Too desperate. (Five.) You trash this one immediately and sit back, throwing the dark pen onto your desk with a groan. You remain there for a period of time — you don't know how long — but the sun is slipping below the line of mountains that border Republic City when you put the utensil to paper again.
Dear Korra, you write at last.
I miss you. It's not the same in Republic City without you. How are you feeling? Things are going well here. I just got a big contract to help redesign the city's infrastructure, so I'll be keeping pretty busy for a while.
You debate adding more, but in the end, you fold the piece of stock paper up neatly, two creases that splits the letter into thirds, stick it into a plain white envelope, and send it on its way.
I hope I'll be seeing you soon again.
You still wait, even after two years crawl by with no indication of another sea-blue envelope being dropped onto your desk.
Two years after you had sent that last letter to Korra, waiting for a reply that would never come. Two years of unwillingly sharing space with a new being you dub as Worry and his brother Fear, because Worry and Fear go hand in hand and you don't really know how you'd react if you found out that the reason why you hadn't heard from Korra in a while was because there was no Korra left to correspond with.
You force Worry and Fear away from your mind. Shove them into a dusty, long-forgotten corner and shackle them tightly with chains made of Optimism and Faith, but still they wildly chafe against their bonds and their snarls echo across the vast expanse of the half-hearted tundra of dubious questions that still rage on inside of your darkest thoughts.
(Dreams of planting a fistful of electricity into your father's chest begin to make an unwelcome reappearance.)
Your secretary comes in one day with a single envelope in his hands.
"Miss Sato, this just came in for you —"
"Thank you, Liqun," you say immediately, because you recognize the stationary and it's blue and it's watermarked with the seal of the Water Tribes and oh spirits Korra's written to you she's finally written to you —
The tears are dripping down your cheeks even before you realize you're crying, ripping into the envelope as if it were a deliciously decadent meal you had been teased with for a month straight yet could never touch.
Dear Asami, you read.
Dear Asami, I'm sorry I haven't written to you sooner, but every time I've tried, I never know what to say. The past two years have been the hardest of my life. Even though I can get around fine now, I still can't go into the Avatar State. I keep having visions of Zaheer and what happened that day. Katara thinks a lot of this is in my head, so I've been meditating a lot, but sometimes I worry I'll never recover.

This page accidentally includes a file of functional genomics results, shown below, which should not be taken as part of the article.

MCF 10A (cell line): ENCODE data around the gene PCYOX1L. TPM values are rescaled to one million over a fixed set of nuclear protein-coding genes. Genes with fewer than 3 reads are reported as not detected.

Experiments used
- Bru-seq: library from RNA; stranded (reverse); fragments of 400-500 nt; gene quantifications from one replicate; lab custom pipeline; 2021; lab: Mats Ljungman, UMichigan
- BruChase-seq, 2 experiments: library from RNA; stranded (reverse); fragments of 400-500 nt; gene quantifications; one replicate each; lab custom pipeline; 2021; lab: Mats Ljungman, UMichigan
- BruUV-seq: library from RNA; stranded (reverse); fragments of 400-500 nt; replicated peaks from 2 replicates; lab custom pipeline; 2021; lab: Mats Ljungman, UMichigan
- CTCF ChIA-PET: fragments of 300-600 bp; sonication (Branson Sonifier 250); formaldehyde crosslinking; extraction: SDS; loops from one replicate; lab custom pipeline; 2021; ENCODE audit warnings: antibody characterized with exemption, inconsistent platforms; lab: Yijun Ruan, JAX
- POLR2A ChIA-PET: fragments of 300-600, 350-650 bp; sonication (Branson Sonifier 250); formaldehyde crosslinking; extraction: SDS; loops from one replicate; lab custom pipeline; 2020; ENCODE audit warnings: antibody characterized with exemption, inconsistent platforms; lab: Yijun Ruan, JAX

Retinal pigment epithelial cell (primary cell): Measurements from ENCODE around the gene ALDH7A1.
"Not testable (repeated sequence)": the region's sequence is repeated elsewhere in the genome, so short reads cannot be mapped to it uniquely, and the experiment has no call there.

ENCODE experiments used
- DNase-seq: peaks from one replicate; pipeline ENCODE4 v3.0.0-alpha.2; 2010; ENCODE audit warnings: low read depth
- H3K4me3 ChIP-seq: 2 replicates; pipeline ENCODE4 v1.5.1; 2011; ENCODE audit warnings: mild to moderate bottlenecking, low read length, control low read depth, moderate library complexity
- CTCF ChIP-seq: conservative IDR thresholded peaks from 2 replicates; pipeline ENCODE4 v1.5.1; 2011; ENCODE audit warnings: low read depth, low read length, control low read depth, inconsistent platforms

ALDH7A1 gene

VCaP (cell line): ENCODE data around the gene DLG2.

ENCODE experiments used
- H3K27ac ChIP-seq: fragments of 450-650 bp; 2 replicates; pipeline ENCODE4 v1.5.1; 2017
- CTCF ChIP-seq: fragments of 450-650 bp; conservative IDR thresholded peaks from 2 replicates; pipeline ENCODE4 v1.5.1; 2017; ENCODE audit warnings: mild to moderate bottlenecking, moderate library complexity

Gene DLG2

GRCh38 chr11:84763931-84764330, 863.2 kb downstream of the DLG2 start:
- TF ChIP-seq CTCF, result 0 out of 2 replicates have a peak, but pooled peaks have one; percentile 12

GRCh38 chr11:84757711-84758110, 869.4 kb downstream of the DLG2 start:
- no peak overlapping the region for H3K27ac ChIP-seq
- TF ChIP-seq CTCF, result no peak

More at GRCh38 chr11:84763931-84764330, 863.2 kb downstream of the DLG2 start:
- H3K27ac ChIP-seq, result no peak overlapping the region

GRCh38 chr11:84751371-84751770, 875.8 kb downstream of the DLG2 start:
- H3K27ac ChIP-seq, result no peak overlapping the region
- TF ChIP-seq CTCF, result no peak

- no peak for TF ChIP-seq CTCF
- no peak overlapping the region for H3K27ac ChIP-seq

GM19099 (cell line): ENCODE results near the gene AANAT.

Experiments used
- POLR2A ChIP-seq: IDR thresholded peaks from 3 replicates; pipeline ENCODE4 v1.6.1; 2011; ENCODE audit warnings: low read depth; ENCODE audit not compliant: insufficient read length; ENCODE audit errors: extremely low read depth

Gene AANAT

Please don't tell Mako and Bolin I wrote to you and not them. I don't want to hurt their feelings, but it's easier to tell you about this stuff. I don't think they'd understand.
You don't move for a long time after reading the letter, instead mulling over its contents in your mind.
In the end, you simply crumple into your desk chair, and cry.
You want to help Korra, but you're just so fucking helpless.
v. each other.
The letter (more like a note, really) that arrives another nine long months later is simple; ragged and stained with some unidentifiable substance.
It's also your birthday, and you don't dare think of it as a coincidence.
I remember when you told me you'd like to visit the Spirit World sometime. Maybe we can go, when everything is back to normal. When I'm...back.
I know this isn't much, but I dropped into the Spirit World recently to get you some stuff. I hope you like it anyway and that you're doing well. I'll be back soon, hopefully. Thanks. Love you.
Happy birthday, Asami.
There is no signature, nor any foreword. But the handwriting, albeit shaky and somewhat disjointed — you can identify it anywhere now.
Love you, you read, numbly.
(And who else could have been able to get a sparkling blue crystal fragment the color of those found around the Southern Portal and a bag of fresh tea leaves?)
Love you, you read.
(And who else but Korra would have been able to scrawl two words that are as light as air but carry so much meaning?)
Love you, you read.
(And who else but Korra would have been able to make a statement a hidden promise that you truly take to heart?)
At twenty-one, you wait.
You wait patiently, for Korra, and hang onto the promise that the Avatar's birthday note means something.
Because all your life, those you'd held close to your heart have ended up pushing themselves away, intentionally or not. Swaying back and forth like the inexorable tides lapping against the shore of a beach, eroding it away one sand grain at a time. Your mother, dead at the hands of a firebender. Your father, imprisoned and incarcerated in Republic City Jail, because he had hurt you in such ways that the scars will never completely heal, and because you had hurt him as equally, as viciously back. Mako, gone at both of your carefree volitions.
You're tired of losing people who mean something important to you. You're tired of running.
So you wait, instead.
(You refuse to let Korra go.)
When Korra rounds the corner with nervousness set in every crevice of her face three months later, you stop waiting.
You leap forward and crush the Avatar in a hug.
I missed you, the hug says.
The fact that Korra is smiling when you relinquish your grip says volumes.
I missed you, too.
(And that's how it begins.)